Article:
The next sneaker I picked up this year was a low key model which also released in 2018. If you read my ‘Best Sneakers of 2018’ article I wrote last year, you will know how much I love the Nike Skylon II. Last year I rocked the purple/pink/white Skylon II’s to death and was keen to get another pair. Coming in at the retail price of £84.95, the model is a no brainer if you want a casual run-around shoe or something to wear for the summer months. In March I bought my second pair in the orange/yellow/white colourway, one which I had had my eye on for some time. I managed to scoop them up off eBay for about £30, an absolute steal for a shoe which received a lot of wear in the following months.
In May, we witnessed one of the most hyped sneaker releases of the decade. Especially amongst the modern sneaker enthusiast, and in the current climate, people would put this shoe in their top ten list in recent years. We all know about Travis Scott’s relationship with Nike/Jordan Brand by now and his second Air Jordan instalment had people going nuts! The shoe responsible was Travis’ Jordan 1 which featured a colour palette never before seen on the model as well as an outlandish reserved swoosh. At first, sneakerheads were divided but those not in favour must have been swayed by the hype, as you hear nothing but praise for the collaboration today. This was one of those releases that was always going to be near impossible to cop, but somehow I managed it. This will probably irritate some of you reading but I didn’t really try! Dover Street Market came through with the W, and was the only raffle I entered just on that off chance. It’s funny because I never get wins when it comes to modern-day releases but the only two I have both came from DSM. The other pair was the original Off-White Nike Air Max 90’s from ‘The Ten’. Whilst those stayed in the collection, the Travis Air Jordan 1’s did not. The asking price at the time was pretty high so I sold them for cash plus one of the commemorative T-shirts from the drop. Looking back I wish I had held onto them for longer, as they currently go for double what I sold them for! But I was not in the financial condition to do so… student life and all of that.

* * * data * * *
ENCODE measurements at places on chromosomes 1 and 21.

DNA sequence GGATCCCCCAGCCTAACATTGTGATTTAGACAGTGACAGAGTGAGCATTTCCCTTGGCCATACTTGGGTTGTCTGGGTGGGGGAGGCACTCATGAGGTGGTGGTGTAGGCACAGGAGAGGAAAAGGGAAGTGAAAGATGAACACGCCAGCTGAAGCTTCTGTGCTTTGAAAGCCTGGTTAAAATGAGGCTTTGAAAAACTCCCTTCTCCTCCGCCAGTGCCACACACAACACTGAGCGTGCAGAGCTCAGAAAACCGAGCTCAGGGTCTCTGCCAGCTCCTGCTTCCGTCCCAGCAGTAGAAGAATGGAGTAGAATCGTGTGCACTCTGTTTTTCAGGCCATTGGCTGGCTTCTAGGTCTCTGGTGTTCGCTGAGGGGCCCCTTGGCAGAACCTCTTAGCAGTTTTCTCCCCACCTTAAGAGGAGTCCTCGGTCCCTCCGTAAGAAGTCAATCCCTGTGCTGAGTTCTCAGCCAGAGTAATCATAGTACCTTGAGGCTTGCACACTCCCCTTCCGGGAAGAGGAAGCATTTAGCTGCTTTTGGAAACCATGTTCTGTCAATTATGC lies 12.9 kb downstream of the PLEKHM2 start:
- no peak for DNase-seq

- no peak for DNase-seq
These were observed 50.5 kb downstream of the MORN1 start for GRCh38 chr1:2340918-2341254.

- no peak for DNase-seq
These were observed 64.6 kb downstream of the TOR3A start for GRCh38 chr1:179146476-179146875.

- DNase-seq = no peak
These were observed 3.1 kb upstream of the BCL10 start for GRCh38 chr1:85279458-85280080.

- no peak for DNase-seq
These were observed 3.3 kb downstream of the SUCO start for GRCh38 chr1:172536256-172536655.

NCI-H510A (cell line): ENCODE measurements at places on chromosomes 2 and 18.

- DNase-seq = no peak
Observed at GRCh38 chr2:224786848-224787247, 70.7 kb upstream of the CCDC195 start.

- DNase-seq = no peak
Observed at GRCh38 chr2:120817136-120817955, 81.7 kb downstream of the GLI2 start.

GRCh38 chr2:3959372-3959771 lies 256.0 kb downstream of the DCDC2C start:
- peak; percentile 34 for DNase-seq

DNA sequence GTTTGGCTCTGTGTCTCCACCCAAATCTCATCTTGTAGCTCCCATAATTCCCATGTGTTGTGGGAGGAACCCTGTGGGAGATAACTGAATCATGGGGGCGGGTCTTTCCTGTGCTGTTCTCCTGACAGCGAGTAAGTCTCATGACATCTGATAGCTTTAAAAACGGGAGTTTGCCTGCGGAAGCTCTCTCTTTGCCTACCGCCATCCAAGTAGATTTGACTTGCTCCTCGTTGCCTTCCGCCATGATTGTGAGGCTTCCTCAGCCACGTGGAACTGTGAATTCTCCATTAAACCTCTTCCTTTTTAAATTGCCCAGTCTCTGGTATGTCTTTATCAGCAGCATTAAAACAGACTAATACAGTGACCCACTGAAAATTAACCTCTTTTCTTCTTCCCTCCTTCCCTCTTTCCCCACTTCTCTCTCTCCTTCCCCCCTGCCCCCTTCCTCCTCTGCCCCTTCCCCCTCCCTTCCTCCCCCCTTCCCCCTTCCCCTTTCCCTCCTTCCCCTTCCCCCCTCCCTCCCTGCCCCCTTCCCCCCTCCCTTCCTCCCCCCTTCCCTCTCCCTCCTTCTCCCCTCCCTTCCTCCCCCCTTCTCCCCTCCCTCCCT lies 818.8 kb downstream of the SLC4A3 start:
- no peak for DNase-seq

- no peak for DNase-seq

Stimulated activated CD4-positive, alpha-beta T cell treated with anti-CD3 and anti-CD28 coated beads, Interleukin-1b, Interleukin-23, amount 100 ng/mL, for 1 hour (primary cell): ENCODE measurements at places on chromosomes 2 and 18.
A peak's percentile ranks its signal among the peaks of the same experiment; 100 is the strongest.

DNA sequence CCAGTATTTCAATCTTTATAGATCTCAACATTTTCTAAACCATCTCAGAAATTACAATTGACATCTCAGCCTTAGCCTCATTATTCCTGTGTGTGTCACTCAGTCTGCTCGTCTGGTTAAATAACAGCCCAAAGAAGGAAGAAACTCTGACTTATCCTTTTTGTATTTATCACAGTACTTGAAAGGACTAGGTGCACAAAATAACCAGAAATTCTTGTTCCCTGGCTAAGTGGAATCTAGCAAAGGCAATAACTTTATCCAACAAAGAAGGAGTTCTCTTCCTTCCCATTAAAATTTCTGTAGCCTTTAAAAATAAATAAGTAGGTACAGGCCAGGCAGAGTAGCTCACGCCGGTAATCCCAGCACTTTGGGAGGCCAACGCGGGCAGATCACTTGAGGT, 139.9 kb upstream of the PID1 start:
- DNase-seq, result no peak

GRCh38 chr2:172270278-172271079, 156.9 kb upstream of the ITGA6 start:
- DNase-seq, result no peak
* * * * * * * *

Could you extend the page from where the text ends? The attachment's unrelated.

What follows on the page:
Later that month, I picked up probably my most worn pair this year. If you follow me on Instagram you will have seen that I have rocked these non-stop since I grabbed a pair in the Footlocker sales. The pair is the Nike Air Max Plus ‘Grid Yellow’ a re-retro which first released alongside other Grid patterned TN’s in 1999. The pattern on the mesh upper alongside the clear cage make this shoe a showstopper in my opinion. I have also been tempted by the grey/red pair but am yet to pull the trigger. I recently travelled to Australia and my Yellow Grid TN’s were my crep of choice for the trip! The photo below was taken by Max whilst we were in Melbourne.
2019 has given birth to a revival of many models which had been long forgotten. Nike finally retroed the Tailwind IV and the Air Max Plus III. One model which is not in the same category but has seen a resurgence in popularity is the Air Max 90. Now despite all of this I actually didn’t buy any of the new 2019 Air Max 90’s despite trying to cop a few. Instead, I managed to get a pair of Dave White x Nike Air Max 90’s which were part of the ‘Wet Paint’ Pack in 2005. This is a big grail to many 90 collectors, myself included, and I copped this pair for a major steal of £50 back in June! As is usually the case with any Air Max over the age of ten years, the pair is no longer wearable, due to midsole crumbling but fear not, a restoration is currently ongoing. I had an old pair of Air Max 90’s with a very similar coloured air unit which I have used as a donor. The midsoles have been repainted and the OG outsoles have been attached. The only step outstanding is the reglue of the Dave White upper onto the doner soles, which in truth I am petrified of doing! I will get there eventually. A comprehensive tutorial article will be posted towards the beginning of next year outlining each step of the process, as well as the equipment needed and the overall costs. I have never done a sole-swap before so the article will be aimed more towards beginners, like me, who want to give it a go!